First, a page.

With July in Major League Baseball always comes a particular sense of uncertainty.

Not only are most teams uncertain of their fate in regards to their annual pennant races, but many players are unsure of where they will be playing the next month, the next week or even the next day.

With the trade deadline looming on July 31, that date is even more important this year with Commissioner Rob Manfred’s elimination of post-deadline trades players that have cleared waivers.

If your favorite team hasn’t already acquired the players they believe will make the difference in their playoff push by the end of the month, they aren’t going to.

Despite a horrific June offensively, the  St. Louis Cardinals entered July with a 41-41 record, three games back of the Chicago Cubs.

At an average of 3.5 runs per game, the Cardinals managed to break even in the month of June with a 13-13 record.

However, the offense provided the St. Louis pitching staff with some of the worst run support in all of baseball during that time frame.

In the month of June, the Cardinals were tied with the Cincinnati Reds for 28th in all of baseball in runs scored with 92. Of the 30 teams in the league, only the dismal Detroit Tigers scored fewer.

The Cardinals also rated 29th in hits for the month of June, 26th in home runs and dead last in doubles.

Thus, if the Cardinals are going to improve their chances at the trade deadline, President John Mozeliak and General Manager Mike Girsch will likely be targeting players who can make a bigger offensive impact.

The problem with that is, where would the Cardinals play any of these new additions?

If fans had their druthers, the answer might still be right field. But with Dexter Fowler in just the third year of a five year, $85 million contract, and possessing a no-trade clause, an upgrade there continues to seem unlikely.

Adding a right fielder would mean either paying that amount of money for Fowler to sit on the bench while also likely adding another hefty contract for his replacement.

Marcell Ozuna mans the other corner outfield position in left field and is scheduled to become a free agent at the end of the season. While that makes him a potential trade candidate, subtracting him from the lineup would not be likely to create an offensive renaissance.

Ozuna ended June first on the team in home runs (20) and runs batted in (62) and tied for second in hits (76).

Rather than bringing in an immediate improvement, if Ozuna were to be dealt it would likely mean the Cardinals were falling out of the playoff race and trying to acquire prospects.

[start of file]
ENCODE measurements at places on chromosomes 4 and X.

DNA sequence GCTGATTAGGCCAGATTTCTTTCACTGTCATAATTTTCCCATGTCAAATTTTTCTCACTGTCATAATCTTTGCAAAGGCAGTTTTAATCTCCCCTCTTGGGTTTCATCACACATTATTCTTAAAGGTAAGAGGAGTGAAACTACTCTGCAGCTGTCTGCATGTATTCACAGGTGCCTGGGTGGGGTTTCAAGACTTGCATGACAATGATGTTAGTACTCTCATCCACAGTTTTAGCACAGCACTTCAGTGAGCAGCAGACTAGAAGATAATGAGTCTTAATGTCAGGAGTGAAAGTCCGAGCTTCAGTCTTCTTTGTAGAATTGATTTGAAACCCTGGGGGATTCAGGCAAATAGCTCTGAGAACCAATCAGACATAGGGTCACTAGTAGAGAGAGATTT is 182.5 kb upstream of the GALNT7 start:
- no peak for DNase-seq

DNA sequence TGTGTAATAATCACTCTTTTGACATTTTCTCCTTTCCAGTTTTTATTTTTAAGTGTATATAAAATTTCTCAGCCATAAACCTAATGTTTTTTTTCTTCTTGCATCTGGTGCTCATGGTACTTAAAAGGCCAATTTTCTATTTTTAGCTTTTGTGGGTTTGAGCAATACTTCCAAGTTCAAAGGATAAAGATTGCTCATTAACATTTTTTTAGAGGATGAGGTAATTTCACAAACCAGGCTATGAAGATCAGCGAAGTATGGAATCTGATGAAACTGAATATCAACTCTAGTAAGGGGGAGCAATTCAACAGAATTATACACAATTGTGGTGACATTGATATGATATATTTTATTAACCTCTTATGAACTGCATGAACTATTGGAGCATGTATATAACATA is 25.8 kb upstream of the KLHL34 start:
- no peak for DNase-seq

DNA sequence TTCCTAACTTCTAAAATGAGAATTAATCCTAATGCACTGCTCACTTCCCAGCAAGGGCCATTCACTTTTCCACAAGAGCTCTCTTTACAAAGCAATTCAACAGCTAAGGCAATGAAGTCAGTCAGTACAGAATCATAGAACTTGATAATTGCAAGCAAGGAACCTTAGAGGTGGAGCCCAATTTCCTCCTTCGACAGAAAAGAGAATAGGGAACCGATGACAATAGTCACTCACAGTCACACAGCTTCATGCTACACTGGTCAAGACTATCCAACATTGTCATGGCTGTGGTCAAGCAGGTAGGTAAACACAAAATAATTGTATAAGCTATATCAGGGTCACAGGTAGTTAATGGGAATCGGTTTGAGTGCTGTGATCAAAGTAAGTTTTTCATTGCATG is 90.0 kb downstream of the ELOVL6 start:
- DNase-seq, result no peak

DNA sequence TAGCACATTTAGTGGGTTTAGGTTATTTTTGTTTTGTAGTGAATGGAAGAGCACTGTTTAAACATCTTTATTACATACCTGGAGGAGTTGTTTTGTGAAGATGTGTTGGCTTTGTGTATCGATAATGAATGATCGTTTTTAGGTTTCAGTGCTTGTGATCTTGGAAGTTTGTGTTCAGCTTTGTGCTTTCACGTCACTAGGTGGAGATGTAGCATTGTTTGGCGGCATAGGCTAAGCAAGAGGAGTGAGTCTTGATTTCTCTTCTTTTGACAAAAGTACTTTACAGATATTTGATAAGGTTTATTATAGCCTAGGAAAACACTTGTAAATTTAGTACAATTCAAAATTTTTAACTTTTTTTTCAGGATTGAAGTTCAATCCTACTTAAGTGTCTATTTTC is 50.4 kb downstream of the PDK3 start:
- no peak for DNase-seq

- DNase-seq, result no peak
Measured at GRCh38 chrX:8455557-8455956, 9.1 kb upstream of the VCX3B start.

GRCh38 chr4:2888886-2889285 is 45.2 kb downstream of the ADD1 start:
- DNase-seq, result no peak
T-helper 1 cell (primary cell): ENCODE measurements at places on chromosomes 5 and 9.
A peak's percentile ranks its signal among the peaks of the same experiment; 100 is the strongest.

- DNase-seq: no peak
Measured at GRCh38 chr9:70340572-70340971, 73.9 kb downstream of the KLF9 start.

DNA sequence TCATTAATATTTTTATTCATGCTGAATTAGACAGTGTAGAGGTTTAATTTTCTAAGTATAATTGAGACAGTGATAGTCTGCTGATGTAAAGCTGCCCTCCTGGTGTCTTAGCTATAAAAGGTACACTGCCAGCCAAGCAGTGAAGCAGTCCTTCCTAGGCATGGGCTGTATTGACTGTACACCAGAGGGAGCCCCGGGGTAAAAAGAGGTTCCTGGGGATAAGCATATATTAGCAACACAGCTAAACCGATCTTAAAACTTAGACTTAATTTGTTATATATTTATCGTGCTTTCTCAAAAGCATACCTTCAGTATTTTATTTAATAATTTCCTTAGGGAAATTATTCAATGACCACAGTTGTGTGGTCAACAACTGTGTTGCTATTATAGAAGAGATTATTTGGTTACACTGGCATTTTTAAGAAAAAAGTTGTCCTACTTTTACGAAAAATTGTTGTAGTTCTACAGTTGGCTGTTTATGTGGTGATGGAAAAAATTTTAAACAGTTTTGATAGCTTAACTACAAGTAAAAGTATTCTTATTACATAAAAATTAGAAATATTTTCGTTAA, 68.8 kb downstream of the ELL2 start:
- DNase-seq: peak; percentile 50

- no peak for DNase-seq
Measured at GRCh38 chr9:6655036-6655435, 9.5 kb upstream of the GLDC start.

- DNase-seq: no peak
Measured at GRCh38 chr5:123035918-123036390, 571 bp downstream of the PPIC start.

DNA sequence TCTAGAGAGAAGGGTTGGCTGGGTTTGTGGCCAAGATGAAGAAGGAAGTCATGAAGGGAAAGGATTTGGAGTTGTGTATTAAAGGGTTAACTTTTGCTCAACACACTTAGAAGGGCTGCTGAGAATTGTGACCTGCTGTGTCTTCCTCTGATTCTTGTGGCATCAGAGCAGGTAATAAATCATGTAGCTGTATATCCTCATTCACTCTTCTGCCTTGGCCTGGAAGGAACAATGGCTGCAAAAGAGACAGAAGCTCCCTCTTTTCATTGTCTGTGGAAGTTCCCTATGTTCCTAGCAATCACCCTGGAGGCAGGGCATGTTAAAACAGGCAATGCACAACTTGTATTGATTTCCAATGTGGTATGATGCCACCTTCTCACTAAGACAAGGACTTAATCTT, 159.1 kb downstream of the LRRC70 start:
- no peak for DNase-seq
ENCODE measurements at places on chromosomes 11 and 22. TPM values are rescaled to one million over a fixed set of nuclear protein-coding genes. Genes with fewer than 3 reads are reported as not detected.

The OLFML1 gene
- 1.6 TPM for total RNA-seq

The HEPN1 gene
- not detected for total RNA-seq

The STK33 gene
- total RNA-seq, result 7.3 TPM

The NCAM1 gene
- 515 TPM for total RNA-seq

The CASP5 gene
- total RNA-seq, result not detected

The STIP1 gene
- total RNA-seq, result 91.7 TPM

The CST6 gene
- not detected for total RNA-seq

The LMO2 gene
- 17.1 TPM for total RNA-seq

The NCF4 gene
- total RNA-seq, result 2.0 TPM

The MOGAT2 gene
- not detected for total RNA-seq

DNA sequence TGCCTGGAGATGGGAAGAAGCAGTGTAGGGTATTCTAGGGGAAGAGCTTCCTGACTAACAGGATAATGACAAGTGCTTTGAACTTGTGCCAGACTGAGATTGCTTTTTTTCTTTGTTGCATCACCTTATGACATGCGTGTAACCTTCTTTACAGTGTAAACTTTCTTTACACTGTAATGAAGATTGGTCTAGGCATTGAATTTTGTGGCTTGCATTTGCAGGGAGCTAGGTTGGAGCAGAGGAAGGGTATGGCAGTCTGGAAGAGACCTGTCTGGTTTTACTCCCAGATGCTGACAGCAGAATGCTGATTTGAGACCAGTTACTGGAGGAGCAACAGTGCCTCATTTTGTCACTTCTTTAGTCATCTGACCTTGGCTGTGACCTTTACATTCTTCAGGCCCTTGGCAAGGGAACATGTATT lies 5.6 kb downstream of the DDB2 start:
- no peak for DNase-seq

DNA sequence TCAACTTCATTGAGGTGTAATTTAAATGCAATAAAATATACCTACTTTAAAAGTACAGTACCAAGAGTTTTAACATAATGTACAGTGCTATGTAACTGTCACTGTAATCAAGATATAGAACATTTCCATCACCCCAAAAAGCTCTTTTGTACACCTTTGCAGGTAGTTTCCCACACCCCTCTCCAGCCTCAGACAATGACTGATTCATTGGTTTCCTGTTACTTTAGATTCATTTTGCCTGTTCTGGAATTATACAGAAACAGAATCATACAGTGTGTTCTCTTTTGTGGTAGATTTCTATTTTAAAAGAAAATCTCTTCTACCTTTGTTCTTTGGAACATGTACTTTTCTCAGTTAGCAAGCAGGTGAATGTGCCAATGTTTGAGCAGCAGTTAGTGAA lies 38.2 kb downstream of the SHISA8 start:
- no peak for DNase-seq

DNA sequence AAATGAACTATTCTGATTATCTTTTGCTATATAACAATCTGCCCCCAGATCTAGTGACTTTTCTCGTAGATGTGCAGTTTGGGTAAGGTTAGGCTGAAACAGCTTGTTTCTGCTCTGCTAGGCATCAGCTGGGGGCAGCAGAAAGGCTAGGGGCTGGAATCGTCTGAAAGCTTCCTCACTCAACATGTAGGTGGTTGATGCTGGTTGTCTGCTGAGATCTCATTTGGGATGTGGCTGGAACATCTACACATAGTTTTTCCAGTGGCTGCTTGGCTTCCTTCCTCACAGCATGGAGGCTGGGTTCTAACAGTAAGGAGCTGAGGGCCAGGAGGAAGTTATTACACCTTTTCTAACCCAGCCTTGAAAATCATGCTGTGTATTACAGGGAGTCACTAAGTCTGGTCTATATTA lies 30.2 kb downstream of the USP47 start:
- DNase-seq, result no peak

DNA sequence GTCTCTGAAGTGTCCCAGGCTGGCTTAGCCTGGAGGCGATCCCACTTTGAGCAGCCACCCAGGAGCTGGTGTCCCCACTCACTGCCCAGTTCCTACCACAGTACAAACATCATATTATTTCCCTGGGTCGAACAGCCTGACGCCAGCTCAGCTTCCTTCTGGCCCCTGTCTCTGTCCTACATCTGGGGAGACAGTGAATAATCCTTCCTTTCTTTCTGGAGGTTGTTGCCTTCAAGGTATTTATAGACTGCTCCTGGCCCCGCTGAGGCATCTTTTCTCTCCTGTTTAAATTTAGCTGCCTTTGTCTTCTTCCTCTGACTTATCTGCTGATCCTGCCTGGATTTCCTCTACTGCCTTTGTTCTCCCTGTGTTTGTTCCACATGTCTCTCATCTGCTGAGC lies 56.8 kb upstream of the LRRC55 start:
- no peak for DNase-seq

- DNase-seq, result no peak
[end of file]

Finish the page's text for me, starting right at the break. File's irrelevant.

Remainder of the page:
At first base, Paul Goldschmidt just signed a big extension with the club before the start of the season and is firmly entrenched in his position.

At shortstop, Paul DeJong has earned the right to represent the Cardinals in this year’s All-Star game and barring another St. Louis player selected as a replacement for a player unable to play, DeJong will be the only Cardinal traveling to Cleveland next week. DeJong is also the team’s leader in hits and third in home runs behind Ozuna and Goldschmidt.

Of course, no job is safer in the Cardinals clubhouse than that of catcher Yadier Molina behind the plate.

That just leaves three places for the Cardinals to try to improve offensively — third base, second base and center field.

With Harrison Bader and Kolten Wong being such highly renowned defenders up the middle and being younger players with more team-friendly contracts, that might make third baseman Matt Carpenter the odd man out.

Once a vibrant presence at the top of the lineup, Carpenter is batting just .216 this season and this time the numbers can’t be blamed entirely on just a slow start.

Carpenter batted just .208 in June with just four doubles, two home runs and nine RBIs.

For the better part of the last seven seasons, Carpenter’s name in St. Louis has been spoken with more reverence than anybody’s apart from Molina and Adam Wainwright.

Based on the numbers, if the Cardinals are going to trade for a big bat, it would likely be for a third baseman.

So where does that leave Carpenter? With Goldschmidt now taking up a permanent residence at first base, the option to move Carpenter back across the diamond is gone.

Ideally, the Cardinals would be able to retain his services as a key pinch hitter and role player off the bench if a move ultimately has to be made. However, Carpenter could potentially be a part of the deal that would bring in his replacement.

Perhaps things will shake out for the Cardinals offense in July to make such a deal unnecessary.

Maybe Carpenter’s bat will become scorching once again, as it has in summers’ past, or maybe adjusting the lineup will allow Manager Mike Schildt to find a new way to align the offensive pieces and rejuvenate the Cardinals’ bats.

It would indeed be a sad day in St. Louis to see No. 13 traded away.

That’s the type of trade deadline deal Cardinals fans have not had to endure very often in the past couple of decades.

But if the Cardinals want to pull out all the stops to try to hoist another banner above Busch Stadium this season, a change may be coming soon and it might well be at the hot corner.